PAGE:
Death is like a forest fire. In all aspects of life, it leaves behind it nothing but ash and the bitter taste of defeat. Our machinations at keeping it at bay are no less absurd then the sand lines of firemen, water bombs dropping from the heights of our pretenses on the uncaring flames of finality. But, as if this intro wasn’t loaded with enough cliches, forest fires are also forces of creating, leaving behind fertile soil in their wake. On this charred ground, new sprouts are given the opportunity to live and grow, brave explorers which, nonetheless, still carry the marks of past generations and live on in their relics. Riverside’s Eye of the Soundscape is all of these and more, a death knell, a wake and a celebration of life all rolled up into one. It’s one of the most powerful retrospectives in progressive rock and metal’s history, being a contemplation on a deep and expansive career.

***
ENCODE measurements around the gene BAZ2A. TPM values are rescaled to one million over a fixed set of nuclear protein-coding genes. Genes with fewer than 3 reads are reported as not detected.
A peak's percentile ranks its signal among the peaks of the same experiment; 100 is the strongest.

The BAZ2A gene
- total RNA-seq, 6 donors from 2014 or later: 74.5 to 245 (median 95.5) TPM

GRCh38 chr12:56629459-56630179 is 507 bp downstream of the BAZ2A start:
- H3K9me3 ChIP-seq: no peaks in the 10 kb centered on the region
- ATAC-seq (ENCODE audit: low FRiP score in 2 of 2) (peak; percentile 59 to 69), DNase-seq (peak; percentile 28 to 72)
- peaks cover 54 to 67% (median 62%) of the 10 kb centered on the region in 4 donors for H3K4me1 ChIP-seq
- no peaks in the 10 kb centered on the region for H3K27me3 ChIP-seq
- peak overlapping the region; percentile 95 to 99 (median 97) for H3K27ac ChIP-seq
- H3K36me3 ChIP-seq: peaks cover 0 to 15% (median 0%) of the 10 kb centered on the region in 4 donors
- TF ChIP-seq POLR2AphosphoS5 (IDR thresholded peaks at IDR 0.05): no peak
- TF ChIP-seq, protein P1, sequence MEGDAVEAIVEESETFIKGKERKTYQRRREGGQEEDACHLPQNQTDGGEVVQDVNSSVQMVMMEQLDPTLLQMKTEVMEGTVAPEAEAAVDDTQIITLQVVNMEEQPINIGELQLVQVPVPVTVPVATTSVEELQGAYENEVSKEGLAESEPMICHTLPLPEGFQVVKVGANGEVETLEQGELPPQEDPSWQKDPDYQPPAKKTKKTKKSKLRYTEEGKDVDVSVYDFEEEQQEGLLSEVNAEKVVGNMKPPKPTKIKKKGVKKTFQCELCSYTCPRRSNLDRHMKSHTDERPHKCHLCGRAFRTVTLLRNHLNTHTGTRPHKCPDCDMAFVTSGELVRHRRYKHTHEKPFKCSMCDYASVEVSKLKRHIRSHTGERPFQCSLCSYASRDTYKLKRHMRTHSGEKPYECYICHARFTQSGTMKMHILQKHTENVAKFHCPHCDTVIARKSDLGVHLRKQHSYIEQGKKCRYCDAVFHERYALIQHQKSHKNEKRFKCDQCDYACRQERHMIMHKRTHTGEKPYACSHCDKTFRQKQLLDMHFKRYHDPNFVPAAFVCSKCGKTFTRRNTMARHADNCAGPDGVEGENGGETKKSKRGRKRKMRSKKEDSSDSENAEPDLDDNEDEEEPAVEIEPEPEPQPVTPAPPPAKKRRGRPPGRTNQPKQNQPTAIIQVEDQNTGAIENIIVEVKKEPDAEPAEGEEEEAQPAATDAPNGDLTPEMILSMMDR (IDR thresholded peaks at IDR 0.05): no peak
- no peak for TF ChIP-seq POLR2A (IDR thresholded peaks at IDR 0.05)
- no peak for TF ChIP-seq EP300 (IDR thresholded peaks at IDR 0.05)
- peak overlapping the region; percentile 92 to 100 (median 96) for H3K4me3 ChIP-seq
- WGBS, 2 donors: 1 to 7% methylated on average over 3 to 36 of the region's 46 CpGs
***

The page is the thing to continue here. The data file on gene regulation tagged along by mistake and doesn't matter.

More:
We’ve talked about dissonance quite a bit on Beyond the Veil: so why not keep at it? Today we focus on the minor second interval, a device that’s become more or less ubiquitous as far as breakdowns go, but for good reason.
On this day, I bring not a standard blast of filth and depravity, instead something far more tied together and serene. In places. This is a track that defies my own need for blast beats and fuzz because it has neither and still cranks me right up. “Supercell” is the…
Metalcore, particularly the progressive iteration, is a dead scene. There’s plenty of support for the genre, but most bands have broken up, diversified or remain relevant but hardly influential. Most fans of progressive metalcore get by on a few releases annually and spinning old gems of the genre. Today however, we’d like to introduce you to Raptorbaby. Raptorbaby have recently put out an album titled Citadel and it’s chock full of the proggy metalcore that long time fans will find nostalgic, as well as travelling into some unfamiliar territory. Raptorbaby manages to throwback to early Sumerian Records style of metalcore and deathcore as the foundation for their sound. You can catch some Kezia-era Protest the Hero influence as well. But this isn’t just a rehash of a genre once thriving. It’s an exceptional homage to that era of music, but it also has plenty of tricks up its sleeves too. Let’s dig in.